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According to cliché, a school's assistant principal is the enforcer. The principal can be a nice guy or gal, but the assistant principal is the mean disciplinarian students are sent to see when they get in trouble.

Jean Cerisier isn't that kind of assistant principal.

For one thing, her office at Ascension Catholic School in Minneapolis has Christmas lights hanging above her desk because the kids like to look at them. She has an open-door policy and normally keeps the ceiling light off, letting sunshine pour in through the big window.

"I want it to be a welcoming spot," Cerisier said. When students are sent to see her for disciplinary reasons, she'll talk to them conversationally "until they just relax," she said. "Then I say, 'Let's talk about what you did.'"

Cerisier, 68, is retiring after 43 years on the Ascension staff, most of them as a gym teacher and coach, the past two years as assistant principal. Widely known as "Ms. Jean," she is beloved and respected in the school community for her positivity, for the kind ways in which she interacts with students — at Ascension they call them "scholars" — while still holding them accountable.

"She doesn't want kids to equate seeing her with being in trouble,'' said Principal Benito Matias. "She's gentle yet firm. The kids know Ms. Jean as someone who cares about them and someone who is a no-nonsense type of person and doesn't really take a bunch of stuff, if you will — from scholars, from parents, from teachers. She's very candid, she's not abrasive. She's able to be very direct with folks."

Adding the nine years she attended as a student, from kindergarten through eighth grade, to her four decades on the staff, Cerisier has been part of the school for well over a third of its 125-year history. She has coached multiple sports and also refereed — she reffed at the initial Minnesota State High School League girls' state basketball tournament and was the first woman in Minnesota to ref a boys' high school basketball game.

Her career will be celebrated at a public retirement party Saturday from noon to 3 p.m. at the school. There's likely to be plenty of praise for her, because people speaking of Cerisier tend to use glowing terms.

"She is such a wonderful light for our community in general," said Quentin Moore, vice president for advancement at Ascension Catholic Academy, a consortium of Twin Cities Catholic schools that includes Ascension Catholic School and three others.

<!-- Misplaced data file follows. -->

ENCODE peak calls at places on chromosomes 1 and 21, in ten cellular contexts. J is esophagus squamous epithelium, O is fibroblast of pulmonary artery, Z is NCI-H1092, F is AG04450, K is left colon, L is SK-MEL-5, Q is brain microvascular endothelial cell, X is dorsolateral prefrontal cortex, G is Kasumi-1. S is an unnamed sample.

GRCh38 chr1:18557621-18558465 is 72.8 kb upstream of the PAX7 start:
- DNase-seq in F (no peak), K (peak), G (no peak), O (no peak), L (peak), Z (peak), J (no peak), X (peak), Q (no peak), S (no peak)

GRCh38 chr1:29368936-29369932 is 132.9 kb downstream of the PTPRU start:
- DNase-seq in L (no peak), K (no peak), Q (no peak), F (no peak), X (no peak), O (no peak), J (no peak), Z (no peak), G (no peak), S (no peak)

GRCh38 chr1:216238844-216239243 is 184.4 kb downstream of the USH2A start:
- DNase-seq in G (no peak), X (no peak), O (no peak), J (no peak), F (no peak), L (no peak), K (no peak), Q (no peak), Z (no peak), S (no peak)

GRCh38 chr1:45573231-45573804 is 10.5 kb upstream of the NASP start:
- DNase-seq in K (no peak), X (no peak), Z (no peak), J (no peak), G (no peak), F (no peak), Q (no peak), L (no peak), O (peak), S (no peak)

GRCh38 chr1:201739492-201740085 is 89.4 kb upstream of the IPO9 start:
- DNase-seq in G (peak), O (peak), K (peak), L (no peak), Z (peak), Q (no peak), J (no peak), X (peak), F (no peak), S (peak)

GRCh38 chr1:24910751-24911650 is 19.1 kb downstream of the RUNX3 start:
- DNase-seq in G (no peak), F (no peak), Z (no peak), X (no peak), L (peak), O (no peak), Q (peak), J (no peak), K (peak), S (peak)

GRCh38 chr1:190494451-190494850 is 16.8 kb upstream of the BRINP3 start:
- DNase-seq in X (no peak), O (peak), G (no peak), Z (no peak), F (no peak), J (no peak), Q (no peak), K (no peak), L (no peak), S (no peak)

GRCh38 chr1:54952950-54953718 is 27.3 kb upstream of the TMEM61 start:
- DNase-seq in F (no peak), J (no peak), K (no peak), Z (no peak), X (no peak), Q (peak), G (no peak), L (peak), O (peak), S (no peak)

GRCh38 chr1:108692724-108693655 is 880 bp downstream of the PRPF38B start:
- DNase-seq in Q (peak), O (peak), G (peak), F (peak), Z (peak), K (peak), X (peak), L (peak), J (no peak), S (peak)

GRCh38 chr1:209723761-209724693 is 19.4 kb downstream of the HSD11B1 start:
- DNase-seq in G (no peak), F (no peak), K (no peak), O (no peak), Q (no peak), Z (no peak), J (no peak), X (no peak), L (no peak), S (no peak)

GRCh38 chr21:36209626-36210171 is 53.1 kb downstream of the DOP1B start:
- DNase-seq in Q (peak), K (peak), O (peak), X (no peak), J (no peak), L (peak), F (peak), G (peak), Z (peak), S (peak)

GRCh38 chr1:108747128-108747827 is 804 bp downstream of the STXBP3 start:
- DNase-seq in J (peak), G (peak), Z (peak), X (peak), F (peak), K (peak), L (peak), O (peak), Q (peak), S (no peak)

Moore met Cerisier in 1991, when he was in kindergarten and she was his gym teacher.

"She was loving, she was caring, she was nurturing in a very fun way," he said. "She took the time to get to know us, to pour love into us, to reassure us there was someone outside of our home and our immediate nuclear family who wanted the best for us."

She was engaged with her neighbors, the parish, the community, he said. "Her influence extended well outside the gym. ... She was everywhere."

Part of a family

Cerisier followed in her mother's footsteps, almost literally, as a gym teacher, a coach, and an inspiration to those around her.

"I wouldn't be here if it wasn't for my mom," she said. "I learned so much from her."

Originally, her mother, Pat Cerisier, was her coach and teacher at Ascension. At the time, her name was Jean Louis. She "had struggles" with her family of origin, she said, not going into details.

"I was just struggling in so many ways, things weren't panning out, I was getting in too much trouble, things at home weren't good. I wanted to do other things with my life. ... Athletics helped me immensely."

Jean Cerisier (far right row, front desk) was one of just a few Black students when she attended Ascension Catholic School.
Jean Cerisier (far right row, front desk) was one of just a few Black students when she attended Ascension Catholic School.

Provided photo

Pat Cerisier took her in to live with her, her husband and their eight other kids. They legally adopted her when she was 18.

Her brother, Jeff Cerisier, said his parents saw Jean as a girl who needed help.

"I cannot remember a time in our family where Jean was not a part of our family," he said.

People used to describe their mother the way they now describe Jean: "Very humble, well respected, never a pushover," Jeff said. "Much like Jean."

An extra push

Matias remembers holding a staff meeting shortly after he became principal that became "fairly intense" as staff members aired their opinions. They weren't exactly angry, he said, but "just everything was coming out at once," he said.

A couple of days later, he and Cerisier were walking across the school campus when she turned to him and said, "A meeting like that will never happen again," he recalled.

"Lo and behold, seven years later we have never had another meeting like that. She is so respected and so revered by her peers."

Cerisier is adept at seeing what a student might need and acting on it. She doesn't call on the shy kids if they'd rather keep a low profile. She notices when kids are acting up to get her attention.

"Sometimes some kids just need that extra push," she said.

The rewards are great when students who struggled in their younger years go on to success after Ascension.

"Some of our kids have had a lot of challenges," she said. "When you have seen a child come here from kindergarten to eighth grade and then see them graduate and go on, that's awesome."